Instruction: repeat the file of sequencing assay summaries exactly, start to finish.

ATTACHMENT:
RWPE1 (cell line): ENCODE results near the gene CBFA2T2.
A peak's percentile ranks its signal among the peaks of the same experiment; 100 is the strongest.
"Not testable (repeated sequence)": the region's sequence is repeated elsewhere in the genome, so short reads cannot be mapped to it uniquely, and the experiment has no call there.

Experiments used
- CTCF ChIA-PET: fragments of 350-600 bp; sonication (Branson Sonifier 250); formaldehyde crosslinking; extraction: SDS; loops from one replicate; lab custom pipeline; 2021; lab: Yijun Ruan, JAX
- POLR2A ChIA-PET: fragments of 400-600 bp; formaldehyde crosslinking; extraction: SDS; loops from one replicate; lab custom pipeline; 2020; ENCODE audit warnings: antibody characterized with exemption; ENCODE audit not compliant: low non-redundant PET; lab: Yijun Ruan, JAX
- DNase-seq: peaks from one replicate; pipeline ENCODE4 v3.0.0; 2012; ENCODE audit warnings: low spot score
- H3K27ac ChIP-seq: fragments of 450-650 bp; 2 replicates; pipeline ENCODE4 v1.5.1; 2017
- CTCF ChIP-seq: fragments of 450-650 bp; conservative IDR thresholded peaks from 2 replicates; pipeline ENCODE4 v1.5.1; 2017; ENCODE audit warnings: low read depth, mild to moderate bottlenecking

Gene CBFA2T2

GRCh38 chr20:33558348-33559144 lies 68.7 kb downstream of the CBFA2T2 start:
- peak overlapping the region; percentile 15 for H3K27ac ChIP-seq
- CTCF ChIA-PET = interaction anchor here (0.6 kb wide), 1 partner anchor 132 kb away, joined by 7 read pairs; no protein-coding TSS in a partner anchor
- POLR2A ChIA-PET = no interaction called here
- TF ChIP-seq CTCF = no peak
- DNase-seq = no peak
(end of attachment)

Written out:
RWPE1 (cell line): ENCODE results near the gene CBFA2T2.
A peak's percentile ranks its signal among the peaks of the same experiment; 100 is the strongest.
"Not testable (repeated sequence)": the region's sequence is repeated elsewhere in the genome, so short reads cannot be mapped to it uniquely, and the experiment has no call there.

Experiments used
- CTCF ChIA-PET: fragments of 350-600 bp; sonication (Branson Sonifier 250); formaldehyde crosslinking; extraction: SDS; loops from one replicate; lab custom pipeline; 2021; lab: Yijun Ruan, JAX
- POLR2A ChIA-PET: fragments of 400-600 bp; formaldehyde crosslinking; extraction: SDS; loops from one replicate; lab custom pipeline; 2020; ENCODE audit warnings: antibody characterized with exemption; ENCODE audit not compliant: low non-redundant PET; lab: Yijun Ruan, JAX
- DNase-seq: peaks from one replicate; pipeline ENCODE4 v3.0.0; 2012; ENCODE audit warnings: low spot score
- H3K27ac ChIP-seq: fragments of 450-650 bp; 2 replicates; pipeline ENCODE4 v1.5.1; 2017
- CTCF ChIP-seq: fragments of 450-650 bp; conservative IDR thresholded peaks from 2 replicates; pipeline ENCODE4 v1.5.1; 2017; ENCODE audit warnings: low read depth, mild to moderate bottlenecking

Gene CBFA2T2

GRCh38 chr20:33558348-33559144 lies 68.7 kb downstream of the CBFA2T2 start:
- peak overlapping the region; percentile 15 for H3K27ac ChIP-seq
- CTCF ChIA-PET = interaction anchor here (0.6 kb wide), 1 partner anchor 132 kb away, joined by 7 read pairs; no protein-coding TSS in a partner anchor
- POLR2A ChIA-PET = no interaction called here
- TF ChIP-seq CTCF = no peak
- DNase-seq = no peak